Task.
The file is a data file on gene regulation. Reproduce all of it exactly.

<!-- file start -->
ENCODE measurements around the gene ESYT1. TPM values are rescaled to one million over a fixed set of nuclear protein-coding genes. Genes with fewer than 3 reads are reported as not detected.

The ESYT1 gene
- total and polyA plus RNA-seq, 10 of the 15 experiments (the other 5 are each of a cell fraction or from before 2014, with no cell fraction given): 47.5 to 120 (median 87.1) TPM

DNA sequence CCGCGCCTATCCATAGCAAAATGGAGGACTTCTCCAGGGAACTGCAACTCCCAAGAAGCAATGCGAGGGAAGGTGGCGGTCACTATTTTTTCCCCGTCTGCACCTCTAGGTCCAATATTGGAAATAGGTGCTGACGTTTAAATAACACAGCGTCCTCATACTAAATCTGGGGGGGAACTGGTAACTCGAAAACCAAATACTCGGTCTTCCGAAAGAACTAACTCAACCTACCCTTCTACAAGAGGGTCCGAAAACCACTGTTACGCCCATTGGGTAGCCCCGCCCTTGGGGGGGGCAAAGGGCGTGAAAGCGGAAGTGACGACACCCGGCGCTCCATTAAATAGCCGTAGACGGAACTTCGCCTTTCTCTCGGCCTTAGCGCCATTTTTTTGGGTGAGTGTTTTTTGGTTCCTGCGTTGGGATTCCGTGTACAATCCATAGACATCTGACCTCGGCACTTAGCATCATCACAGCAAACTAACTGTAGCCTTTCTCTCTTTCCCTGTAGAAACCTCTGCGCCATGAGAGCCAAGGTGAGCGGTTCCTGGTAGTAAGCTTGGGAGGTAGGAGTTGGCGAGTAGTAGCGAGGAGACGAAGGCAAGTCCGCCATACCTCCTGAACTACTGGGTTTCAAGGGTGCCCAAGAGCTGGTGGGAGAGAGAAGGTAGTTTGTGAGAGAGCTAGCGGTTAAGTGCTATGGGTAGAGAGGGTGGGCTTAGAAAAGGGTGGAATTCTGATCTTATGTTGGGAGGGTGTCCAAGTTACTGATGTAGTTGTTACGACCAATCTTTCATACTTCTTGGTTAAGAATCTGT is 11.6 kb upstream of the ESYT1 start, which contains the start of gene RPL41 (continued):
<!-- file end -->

ENCODE measurements around the gene ESYT1. TPM values are rescaled to one million over a fixed set of nuclear protein-coding genes. Genes with fewer than 3 reads are reported as not detected.

The ESYT1 gene
- total and polyA plus RNA-seq, 10 of the 15 experiments (the other 5 are each of a cell fraction or from before 2014, with no cell fraction given): 47.5 to 120 (median 87.1) TPM

DNA sequence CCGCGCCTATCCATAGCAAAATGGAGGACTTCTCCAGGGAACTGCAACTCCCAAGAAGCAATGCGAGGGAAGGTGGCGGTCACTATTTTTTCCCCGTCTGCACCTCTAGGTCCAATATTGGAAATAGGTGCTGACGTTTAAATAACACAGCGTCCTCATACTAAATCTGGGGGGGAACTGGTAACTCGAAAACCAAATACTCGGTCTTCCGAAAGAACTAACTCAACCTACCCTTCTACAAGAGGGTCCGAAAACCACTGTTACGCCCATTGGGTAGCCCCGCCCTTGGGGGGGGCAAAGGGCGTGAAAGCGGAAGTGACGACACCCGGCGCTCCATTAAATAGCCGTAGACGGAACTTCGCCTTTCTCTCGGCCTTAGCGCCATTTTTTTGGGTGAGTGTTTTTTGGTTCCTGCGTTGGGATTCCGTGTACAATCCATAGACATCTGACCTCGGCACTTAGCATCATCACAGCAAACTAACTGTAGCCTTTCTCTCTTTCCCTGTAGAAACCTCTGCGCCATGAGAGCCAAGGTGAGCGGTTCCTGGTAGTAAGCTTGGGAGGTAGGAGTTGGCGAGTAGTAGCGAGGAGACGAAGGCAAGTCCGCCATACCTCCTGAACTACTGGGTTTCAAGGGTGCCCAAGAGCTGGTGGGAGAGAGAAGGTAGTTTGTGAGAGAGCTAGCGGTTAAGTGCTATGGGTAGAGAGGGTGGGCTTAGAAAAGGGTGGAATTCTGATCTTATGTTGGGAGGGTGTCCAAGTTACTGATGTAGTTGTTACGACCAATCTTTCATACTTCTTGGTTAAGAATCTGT is 11.6 kb upstream of the ESYT1 start, which contains the start of gene RPL41 (continued):